As the wish list grew, so did the need for a bigger and stronger UTV. Wanting the styling and performance of a racecar and the comfort of a play car, the one-off chassis was born and would be home to the Polaris RZR XP Turbo drivetrain. Stretching the wheelbase 12-inches further than a RZR XP 4 Turbo doesn’t sound like a big deal, but the extra length will help provide a more comfortable and stable ride. The 129” wheelbase and 74” wide stance coupled with the comfortable PRP seats and seating position will allow Scarpuzzi to use all 25 gallons in the custom-built fuel cell without comfort issues. His medical background and Baja experience told him the car had to be safe and self-sufficient. Packaging all the tools, spare parts, medical supplies, and equipment one would need for days in Baja with no support would be no easy task. The chassis was engineered not only to take an impact and keep the occupants safe, but it also utilizes every square inch for its cargo, whether that’s passengers or supplies.
When I say every square inch was thought through and utilized, I mean it. A custom sliding tray built into the chassis above the engine would be home to his Off-Road Warehouse tool bags filled with all the essentials for a traill fix. Most trips, the spare tire would sit above the custom sliding tray, but Scarpuzzi built in the option to pull the spare and clip in 2 Milwaukee PACKOUT storage boxes, 2 Milwaukee PACKOUT coolers, or a combination of these items. This adds critical storage for long trips with the family. This is something we have yet to see in any UTV build and we will be stealing the idea for our next adventure build. The bulk of the chassis design and fabrication was outsourced, but that didn’t stop Scarpuzzi from getting his hands dirty. Building the custom roof rack and a lot of the small details in the car, he knows every nut and bolt on the car. This intimacy with the build will pay off when repairs or maintenance are needed.
Once the chassis and drivetrain were worked out, Scarpuzzi made, in my opinion, a wise choice. Instead of one-off suspension components, he went with the tried and true Lonestar Racing components. This would allow him to get replacement parts easily and quickly if something were to happen. Connecting the LSR component to the chassis was a set of Fox Shocks with a custom spring rate and valving. The cabin area is littered with subtle details that make this car stand out. From the Baja Designs lighting to the Switch Pros accessory controller to the Assault Mirrors, every square inch was thought out and utilized to suit a specific need.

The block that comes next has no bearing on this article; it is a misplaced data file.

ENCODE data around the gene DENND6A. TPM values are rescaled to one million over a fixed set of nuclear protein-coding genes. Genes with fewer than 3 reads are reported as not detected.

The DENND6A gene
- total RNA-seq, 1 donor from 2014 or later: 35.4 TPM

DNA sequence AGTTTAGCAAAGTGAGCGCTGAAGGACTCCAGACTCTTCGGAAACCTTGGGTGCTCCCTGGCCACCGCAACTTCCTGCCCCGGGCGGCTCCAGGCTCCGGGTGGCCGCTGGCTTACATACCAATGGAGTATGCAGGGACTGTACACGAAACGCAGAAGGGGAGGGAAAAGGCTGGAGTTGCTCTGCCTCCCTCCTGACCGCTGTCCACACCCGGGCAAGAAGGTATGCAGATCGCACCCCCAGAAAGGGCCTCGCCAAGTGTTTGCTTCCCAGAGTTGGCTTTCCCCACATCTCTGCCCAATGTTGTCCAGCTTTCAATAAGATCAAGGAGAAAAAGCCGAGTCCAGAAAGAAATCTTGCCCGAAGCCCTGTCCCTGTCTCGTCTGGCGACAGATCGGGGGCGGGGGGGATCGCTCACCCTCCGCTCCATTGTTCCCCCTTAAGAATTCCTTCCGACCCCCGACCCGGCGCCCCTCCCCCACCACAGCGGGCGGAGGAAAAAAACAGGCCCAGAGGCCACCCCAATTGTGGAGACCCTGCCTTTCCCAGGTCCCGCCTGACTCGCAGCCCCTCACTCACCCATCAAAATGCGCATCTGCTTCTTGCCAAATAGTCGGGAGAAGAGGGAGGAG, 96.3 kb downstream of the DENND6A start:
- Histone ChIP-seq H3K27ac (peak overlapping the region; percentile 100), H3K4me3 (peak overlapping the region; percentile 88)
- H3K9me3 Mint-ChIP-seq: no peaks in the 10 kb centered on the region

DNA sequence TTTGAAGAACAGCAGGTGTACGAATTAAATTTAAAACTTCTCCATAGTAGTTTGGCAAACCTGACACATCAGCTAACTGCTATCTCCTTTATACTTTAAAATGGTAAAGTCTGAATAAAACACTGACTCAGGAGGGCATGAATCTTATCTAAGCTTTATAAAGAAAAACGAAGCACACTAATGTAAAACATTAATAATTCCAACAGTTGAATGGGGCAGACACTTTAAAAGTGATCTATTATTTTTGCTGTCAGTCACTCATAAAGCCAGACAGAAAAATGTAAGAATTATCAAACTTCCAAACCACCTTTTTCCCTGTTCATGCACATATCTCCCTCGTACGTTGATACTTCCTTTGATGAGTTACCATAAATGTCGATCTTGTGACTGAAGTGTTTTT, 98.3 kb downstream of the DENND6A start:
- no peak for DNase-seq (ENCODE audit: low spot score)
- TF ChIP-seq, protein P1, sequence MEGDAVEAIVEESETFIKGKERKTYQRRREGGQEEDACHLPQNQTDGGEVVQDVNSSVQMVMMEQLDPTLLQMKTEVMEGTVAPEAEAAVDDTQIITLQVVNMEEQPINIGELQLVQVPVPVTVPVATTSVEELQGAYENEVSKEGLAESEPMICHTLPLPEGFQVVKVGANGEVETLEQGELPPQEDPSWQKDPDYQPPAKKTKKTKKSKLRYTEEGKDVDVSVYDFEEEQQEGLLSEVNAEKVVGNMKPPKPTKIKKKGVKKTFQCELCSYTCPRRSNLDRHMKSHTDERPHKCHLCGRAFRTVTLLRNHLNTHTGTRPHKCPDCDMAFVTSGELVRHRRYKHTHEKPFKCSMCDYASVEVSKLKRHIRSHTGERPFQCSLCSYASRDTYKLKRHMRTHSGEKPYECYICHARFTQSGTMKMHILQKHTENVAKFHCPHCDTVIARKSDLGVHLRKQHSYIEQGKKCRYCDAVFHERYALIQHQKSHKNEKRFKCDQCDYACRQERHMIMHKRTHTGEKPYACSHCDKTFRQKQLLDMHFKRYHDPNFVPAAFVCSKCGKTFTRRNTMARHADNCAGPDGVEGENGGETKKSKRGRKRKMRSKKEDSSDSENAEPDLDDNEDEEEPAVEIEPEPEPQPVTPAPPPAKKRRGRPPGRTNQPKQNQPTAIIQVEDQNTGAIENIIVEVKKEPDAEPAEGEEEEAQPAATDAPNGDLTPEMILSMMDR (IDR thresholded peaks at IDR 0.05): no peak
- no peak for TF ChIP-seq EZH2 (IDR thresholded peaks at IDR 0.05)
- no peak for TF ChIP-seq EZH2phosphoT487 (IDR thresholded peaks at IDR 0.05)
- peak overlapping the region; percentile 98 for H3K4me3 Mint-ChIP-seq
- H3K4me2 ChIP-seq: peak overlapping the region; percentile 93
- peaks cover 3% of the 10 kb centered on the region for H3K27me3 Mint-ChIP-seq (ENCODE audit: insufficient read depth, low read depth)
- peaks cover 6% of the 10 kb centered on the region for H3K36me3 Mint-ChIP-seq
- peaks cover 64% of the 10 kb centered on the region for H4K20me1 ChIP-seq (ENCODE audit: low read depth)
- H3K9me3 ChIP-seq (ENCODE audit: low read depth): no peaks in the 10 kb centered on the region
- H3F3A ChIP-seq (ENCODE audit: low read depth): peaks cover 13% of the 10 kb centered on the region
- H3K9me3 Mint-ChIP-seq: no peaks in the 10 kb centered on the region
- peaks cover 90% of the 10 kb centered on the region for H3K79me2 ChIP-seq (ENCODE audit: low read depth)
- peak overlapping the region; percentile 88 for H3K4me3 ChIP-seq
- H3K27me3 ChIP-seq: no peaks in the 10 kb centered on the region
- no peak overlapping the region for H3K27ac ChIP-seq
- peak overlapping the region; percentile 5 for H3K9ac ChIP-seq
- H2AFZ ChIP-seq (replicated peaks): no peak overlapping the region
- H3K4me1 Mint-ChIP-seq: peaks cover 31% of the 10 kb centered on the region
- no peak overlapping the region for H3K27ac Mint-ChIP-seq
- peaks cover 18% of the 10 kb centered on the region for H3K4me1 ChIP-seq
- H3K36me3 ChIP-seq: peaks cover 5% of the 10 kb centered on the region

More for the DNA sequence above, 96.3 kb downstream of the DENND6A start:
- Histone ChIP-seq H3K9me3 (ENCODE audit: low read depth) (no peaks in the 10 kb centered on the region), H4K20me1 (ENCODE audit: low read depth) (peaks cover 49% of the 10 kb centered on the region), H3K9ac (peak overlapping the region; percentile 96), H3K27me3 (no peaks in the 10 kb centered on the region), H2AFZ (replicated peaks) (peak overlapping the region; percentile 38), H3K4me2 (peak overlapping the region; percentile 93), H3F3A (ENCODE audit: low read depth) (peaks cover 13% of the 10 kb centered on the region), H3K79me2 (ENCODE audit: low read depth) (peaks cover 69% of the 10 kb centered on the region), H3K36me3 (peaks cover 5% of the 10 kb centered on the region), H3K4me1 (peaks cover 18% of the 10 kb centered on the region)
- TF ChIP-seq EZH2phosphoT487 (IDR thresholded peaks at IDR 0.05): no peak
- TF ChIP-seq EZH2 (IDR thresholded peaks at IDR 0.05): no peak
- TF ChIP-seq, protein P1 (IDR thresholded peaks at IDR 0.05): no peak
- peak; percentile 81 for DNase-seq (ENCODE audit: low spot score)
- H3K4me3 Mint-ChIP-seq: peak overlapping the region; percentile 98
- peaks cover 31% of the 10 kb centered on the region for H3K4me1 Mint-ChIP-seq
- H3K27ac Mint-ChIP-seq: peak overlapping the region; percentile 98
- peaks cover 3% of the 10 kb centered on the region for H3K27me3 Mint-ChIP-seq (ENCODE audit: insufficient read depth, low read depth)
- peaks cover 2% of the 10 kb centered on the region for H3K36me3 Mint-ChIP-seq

Sporting 35” Fuel Grippers, this massive build tips the scales at just under 2700lbs ready to hit the trail. The Rhino 2.0 axles and Trinity belt have their work cut out for them but as we know, they are up to the challenge.
All of this outside-the-box thinking with the Savage line of products and the car build is very refreshing in a seemingly stagnant industry. This is truly a “build” and not just bolting on some products, changing some colors, and calling it a build. The time, effort, thought, and money that goes into not only the business but the build itself is truly remarkable. I can only hope that as Savage UTV interacts with other brands, racers, and recreational riders that his fresh perspective will show through, and they too will start to look at things a little more outside the box.